This is an archived webinar page. To access the slides and recording, visit this link.
SERDP and ESTCP have launched a webinar series to promote the transfer of innovative, cost-effective and sustainable solutions developed through projects funded in five program areas. The webinar series targets Department of Defense and Department of Energy practitioners, the regulatory community and environmental researchers with the goal of providing cutting edge and practical information that is easily accessible at no cost.
“Combining Geothermal Heat Pumps (GHPs) with Underground Thermal Energy Storage (UTES)" by Mr. Charles Hammock
This project supports ESTCP’s efforts to increase the energy security of Department of Defense (DoD) facilities by significantly reducing their energy consumption, water consumption and on-site emissions while simultaneously reducing the cost of deploying geothermal heat pump (GHP) systems and creating an inside-the-fence geo-utility that can serve the installation for decades. The objectives of the demonstration included a minimum 30% reduction in heating ventilation and air conditioning (HVAC) energy consumption, an 80 to 100% reduction in cooling water consumption, and a 100% reduction in on-site emissions and cost reductions over conventional GHP systems. Two architectures of Underground Thermal Energy Storage (UTES), namely borehole thermal energy storage (BTES) and aquifer thermal energy storage (ATES), were demonstrated with both featuring GHPs, adiabatic dry coolers and the reversibility of flow through the UTES such that both waste heat (for winter heating) and “waste cool” (for summer cooling) could be captured in the geology and used out-of-season. The BTES system utilized 306 concentrically-zoned boreholes, drilled 210 feet deep into the underground formation, and a 6-pipe heat recovery chiller that simultaneously created 45°F chilled and 105°F space heating hot water. The ATES featured 2 warm and 2 cold reversible-flow water wells that stored waste-heated and “waste-cooled” water 250 to 400 feet beneath the surface in the unconsolidated on-site aquifer. HVAC energy consumption was reduced almost 50% on both projects, on-site emissions eliminated and 4.6M gal/year of cooling water saved at the BTES site.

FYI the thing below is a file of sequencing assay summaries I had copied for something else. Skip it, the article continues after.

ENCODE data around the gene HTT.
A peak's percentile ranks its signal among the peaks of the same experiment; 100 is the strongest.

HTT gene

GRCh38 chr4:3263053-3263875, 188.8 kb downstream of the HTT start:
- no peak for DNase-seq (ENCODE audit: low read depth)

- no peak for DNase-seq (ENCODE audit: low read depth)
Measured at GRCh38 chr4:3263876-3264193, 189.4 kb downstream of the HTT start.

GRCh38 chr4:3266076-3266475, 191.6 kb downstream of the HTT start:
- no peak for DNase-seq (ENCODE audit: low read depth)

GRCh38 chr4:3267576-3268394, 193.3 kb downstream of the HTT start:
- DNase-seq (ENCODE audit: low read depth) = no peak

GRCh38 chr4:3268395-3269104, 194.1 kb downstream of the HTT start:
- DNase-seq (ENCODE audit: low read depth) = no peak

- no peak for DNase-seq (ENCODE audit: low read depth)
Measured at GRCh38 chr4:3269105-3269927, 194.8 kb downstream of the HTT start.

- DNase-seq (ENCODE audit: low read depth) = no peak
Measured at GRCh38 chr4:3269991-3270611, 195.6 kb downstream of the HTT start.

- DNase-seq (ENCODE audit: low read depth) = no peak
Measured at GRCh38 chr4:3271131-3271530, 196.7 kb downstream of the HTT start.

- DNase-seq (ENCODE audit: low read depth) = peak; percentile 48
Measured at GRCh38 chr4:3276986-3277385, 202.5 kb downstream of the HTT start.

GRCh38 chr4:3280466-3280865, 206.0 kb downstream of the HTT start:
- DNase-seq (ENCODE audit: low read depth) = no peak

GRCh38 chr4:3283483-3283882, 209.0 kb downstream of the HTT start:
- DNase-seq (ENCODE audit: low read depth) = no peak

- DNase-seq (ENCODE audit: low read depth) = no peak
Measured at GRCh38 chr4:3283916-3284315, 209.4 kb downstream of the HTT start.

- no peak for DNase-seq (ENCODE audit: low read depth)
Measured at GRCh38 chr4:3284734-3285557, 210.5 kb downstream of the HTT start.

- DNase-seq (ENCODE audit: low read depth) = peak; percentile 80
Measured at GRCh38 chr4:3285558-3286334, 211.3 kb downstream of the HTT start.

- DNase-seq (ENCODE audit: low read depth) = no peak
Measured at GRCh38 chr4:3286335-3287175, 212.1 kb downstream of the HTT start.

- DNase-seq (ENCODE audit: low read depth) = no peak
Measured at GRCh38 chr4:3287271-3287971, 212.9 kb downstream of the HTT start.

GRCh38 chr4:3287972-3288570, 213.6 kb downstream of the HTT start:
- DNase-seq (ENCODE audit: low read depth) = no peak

Mr. Chuck Hammock is a Principal/Founder and Mechanical Engineer with Andrews, Hammock & Powell, Inc., a Consulting Engineering firm established in Macon, Georgia in 1988. Mr. Hammock’s career began in 1980 and has been devoted to the design of HVAC systems for the built environment. As a practicing design engineer, his passion and focus have been on innovative deployments of GHPs. This specialty led to Mr. Hammock being selected as the Principal Investigator of ESTCP’s demonstration project combining GHPs with UTES. The project concluded in the Spring of 2017 with the installation of the first BTES system and first warm and cold ATES system in the United States. Mr. Hammock’s design efforts have extended to as far away as Cape Town South Africa, at that continent’s only Leadership in Energy and Environmental Design (LEED) Platinum hotel. Other successfully deployed technologies include the use of underground fiber optic cable for temperature monitoring and to conduct layered thermal response tests (TRTs) of the geology at the BTES site. Mr. Hammock is a graduate of Auburn University, Alabama, where he earned his Bachelors of Mechanical Engineering in 1983. He is a licensed Professional Engineer in multiple states and holds the LEED BD+C credential from the U.S. Green Building Council and the Certified GeoExchange Designer designation from the International Ground Source Heat Pump Association.